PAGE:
That tall man is at it again.

A decade after his (in)famous “Taller Than Jesus” CD, Sean Altman (the 6-foot-3-inch Jewmongous) has a new record and a deliciously inappropriate Christmas gig. There will be much laughter, many snarky jokes, some outraged listeners. The usual, you know.

But this aspect of Altman’s career may be drawing to a close. He says with a wry grin, “I’ve made two albums and written 24 Jewish-themed novelty songs and co-written four or five others. That’s about 25 more than anyone needs to write.”

Don’t misunderstand, Jewish-themed novelty songs have been very good to Altman. They haven’t secured him a lasting place in musical history, nor have they made him wealthy and adored by millions. His years with Rockapella and “Where in the World is Carmen Sandiego?” probably did more in that direction.

Mind you, he’s not complaining. Jewmongous is merely one of a multitude of projects that, taken as a whole, keep Altman busy and solvent.

“I make money from about 10 different things,” Altman says, sipping from a cup of tea in a cozy Hamilton Heights café on a chilly December afternoon. “Jewmongous makes me some money, usually in December. I do two or three videos a year, private events — which pay the bills. Three weekends a month I sing with the Pella Singers, an Orthodox a cappella group that does simchas, mostly weddings and bar mitzvahs. I do a lot of corporate stuff, which pays well, I sing on commercials and on other people’s albums.”

He also has returned to his non-Jewish musical roots recently.

“I think of myself as a songwriter,” he says. “I’ve always described my singer-songwriter material as ‘angst-ridden, but giftwrapped as pop.’ I have a solo album coming out in February or March entitled ‘SALT.’”

He also has entered into a couple of collaborative projects, a series of duets with Patti Rothberg they’re calling Dragon Meets Phoenix, “a pop ‘he-said-she-said’ thing,” he says. (Incidentally, he’s the dragon, she’s the phoenix.)

More recently he has been working with a young singer-songwriter named Jack Skuller on a project called The Everly Set; plays into Altman’s high but mellow tenor voice with a collection of tunes from the Everly Brothers.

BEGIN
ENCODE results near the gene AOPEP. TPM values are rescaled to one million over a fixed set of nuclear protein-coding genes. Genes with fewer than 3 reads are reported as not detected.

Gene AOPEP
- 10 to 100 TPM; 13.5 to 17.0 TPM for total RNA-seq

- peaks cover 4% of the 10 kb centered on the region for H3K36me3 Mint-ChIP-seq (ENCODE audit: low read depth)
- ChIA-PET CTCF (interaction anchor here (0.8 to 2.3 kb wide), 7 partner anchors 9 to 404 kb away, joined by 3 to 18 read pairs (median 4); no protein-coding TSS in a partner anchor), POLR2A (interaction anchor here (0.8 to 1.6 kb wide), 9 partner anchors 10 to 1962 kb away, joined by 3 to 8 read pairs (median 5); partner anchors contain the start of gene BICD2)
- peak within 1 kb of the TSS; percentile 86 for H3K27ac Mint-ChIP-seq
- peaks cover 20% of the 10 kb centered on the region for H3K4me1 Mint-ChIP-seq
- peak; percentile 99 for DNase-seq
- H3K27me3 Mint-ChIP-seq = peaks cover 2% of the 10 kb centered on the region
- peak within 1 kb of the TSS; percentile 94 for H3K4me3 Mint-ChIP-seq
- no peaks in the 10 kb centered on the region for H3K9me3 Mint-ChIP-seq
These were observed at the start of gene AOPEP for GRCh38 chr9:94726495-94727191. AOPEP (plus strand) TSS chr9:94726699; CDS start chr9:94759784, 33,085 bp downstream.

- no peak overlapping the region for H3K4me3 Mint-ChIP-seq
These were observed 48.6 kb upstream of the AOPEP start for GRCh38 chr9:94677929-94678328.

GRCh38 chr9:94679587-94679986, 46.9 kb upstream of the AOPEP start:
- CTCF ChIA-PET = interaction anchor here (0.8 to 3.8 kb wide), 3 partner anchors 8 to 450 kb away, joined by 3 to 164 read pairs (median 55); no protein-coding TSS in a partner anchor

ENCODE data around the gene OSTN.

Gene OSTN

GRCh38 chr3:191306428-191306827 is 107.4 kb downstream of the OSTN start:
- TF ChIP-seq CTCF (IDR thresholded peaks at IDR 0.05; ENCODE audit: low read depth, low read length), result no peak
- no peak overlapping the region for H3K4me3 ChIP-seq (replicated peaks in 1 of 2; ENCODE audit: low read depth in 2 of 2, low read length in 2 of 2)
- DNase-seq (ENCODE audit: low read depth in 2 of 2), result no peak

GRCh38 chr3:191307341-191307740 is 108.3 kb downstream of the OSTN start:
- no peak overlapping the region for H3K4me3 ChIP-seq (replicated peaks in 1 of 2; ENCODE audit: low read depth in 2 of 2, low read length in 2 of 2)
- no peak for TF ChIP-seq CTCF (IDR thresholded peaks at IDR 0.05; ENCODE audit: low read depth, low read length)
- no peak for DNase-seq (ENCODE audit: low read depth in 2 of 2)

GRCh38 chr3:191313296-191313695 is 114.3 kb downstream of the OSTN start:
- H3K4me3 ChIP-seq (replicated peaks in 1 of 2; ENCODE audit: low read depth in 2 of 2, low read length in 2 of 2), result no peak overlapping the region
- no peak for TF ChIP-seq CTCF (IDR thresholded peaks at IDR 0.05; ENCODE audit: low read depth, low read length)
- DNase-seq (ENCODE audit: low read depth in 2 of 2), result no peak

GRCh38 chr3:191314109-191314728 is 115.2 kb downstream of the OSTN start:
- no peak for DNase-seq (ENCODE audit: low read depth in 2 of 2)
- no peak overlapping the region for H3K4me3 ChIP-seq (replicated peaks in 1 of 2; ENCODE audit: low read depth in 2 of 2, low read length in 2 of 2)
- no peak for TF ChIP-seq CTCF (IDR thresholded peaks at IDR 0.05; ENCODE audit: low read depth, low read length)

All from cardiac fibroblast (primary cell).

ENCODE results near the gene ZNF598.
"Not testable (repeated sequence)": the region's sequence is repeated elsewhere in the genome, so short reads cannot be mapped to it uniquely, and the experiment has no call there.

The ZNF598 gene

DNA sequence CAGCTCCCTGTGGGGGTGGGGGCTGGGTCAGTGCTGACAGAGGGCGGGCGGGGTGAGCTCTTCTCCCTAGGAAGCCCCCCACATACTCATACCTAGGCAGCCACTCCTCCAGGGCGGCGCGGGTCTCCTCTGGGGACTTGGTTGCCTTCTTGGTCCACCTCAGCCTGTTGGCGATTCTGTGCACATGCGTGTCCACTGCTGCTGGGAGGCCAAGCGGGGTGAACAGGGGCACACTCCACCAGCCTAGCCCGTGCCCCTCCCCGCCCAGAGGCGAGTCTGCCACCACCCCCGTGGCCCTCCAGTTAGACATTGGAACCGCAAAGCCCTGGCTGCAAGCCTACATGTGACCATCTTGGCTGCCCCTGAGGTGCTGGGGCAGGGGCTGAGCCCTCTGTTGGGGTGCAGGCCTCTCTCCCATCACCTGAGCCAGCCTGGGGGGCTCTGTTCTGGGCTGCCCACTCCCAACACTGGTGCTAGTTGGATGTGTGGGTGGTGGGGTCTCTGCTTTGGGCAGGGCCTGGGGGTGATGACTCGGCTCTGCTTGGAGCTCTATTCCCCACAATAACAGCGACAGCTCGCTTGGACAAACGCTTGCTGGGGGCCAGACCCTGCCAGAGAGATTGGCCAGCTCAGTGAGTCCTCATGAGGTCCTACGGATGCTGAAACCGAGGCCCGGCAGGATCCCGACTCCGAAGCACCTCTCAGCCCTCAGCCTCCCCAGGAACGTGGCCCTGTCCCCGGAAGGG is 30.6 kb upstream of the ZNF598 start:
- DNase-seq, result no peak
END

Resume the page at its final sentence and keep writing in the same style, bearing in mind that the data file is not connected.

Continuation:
“We met at the Loser’s Lounge Tribute Series, which I’ve been a part of for many years,” Altman says. “One of the organizers introduced us and asked if we could do something for a Simon and Garfunkel program, and for about a year we’ve been doing the Everly Brothers material.”

Inevitably, though, the conversation returns to Jewmongous (the Christmas gig is Dec. 25, 9 p.m., at the Triad Theater, 158 W. 72nd St., triadnyc.com). In the decade since Altman was last profiled in these pages, he has added another member to his family, a daughter who is now 8.

Given that much of the Jewmongous material centers on circumcision and other genitalia-related subjects, large noses and dark moments in Jewish history, does he let her listen to his songs?

“If I don’t think it will scar her for life,” he replies with a grin. “She knows all the lyrics to most of my songs, but she doesn’t know what they mean. When she asks, I say, ‘It’s a grown-up thing, I’ll tell you when you’re 12.’”

With audiences in a public performance it’s a little different, he notes. “We don’t market this as a family-friendly show,” he says. “We’re not encouraging people to bring their younger children. Occasionally we’ll spot a kid in the audience, we’ll make a joke about it, then we do the show.”

Altman says that on the new album, “The Least Jewy Jew in Jewville” (available at cdbaby.com), he has begun to “be a little more satirical about anti-Semitism and stereotypes.”

He notes that in college he was a political science major and that politics fascinates him. More than that, he adds, foreskin jokes “are a cheap laugh.”

Are there any topics that are off-limits?

“It’s not about the topic so much as the wording,” he replies. “Pop song structure and internal rhymes make the bitter pills easier to swallow. Besides, how can you do Jewish humor and not mention the Nazis?”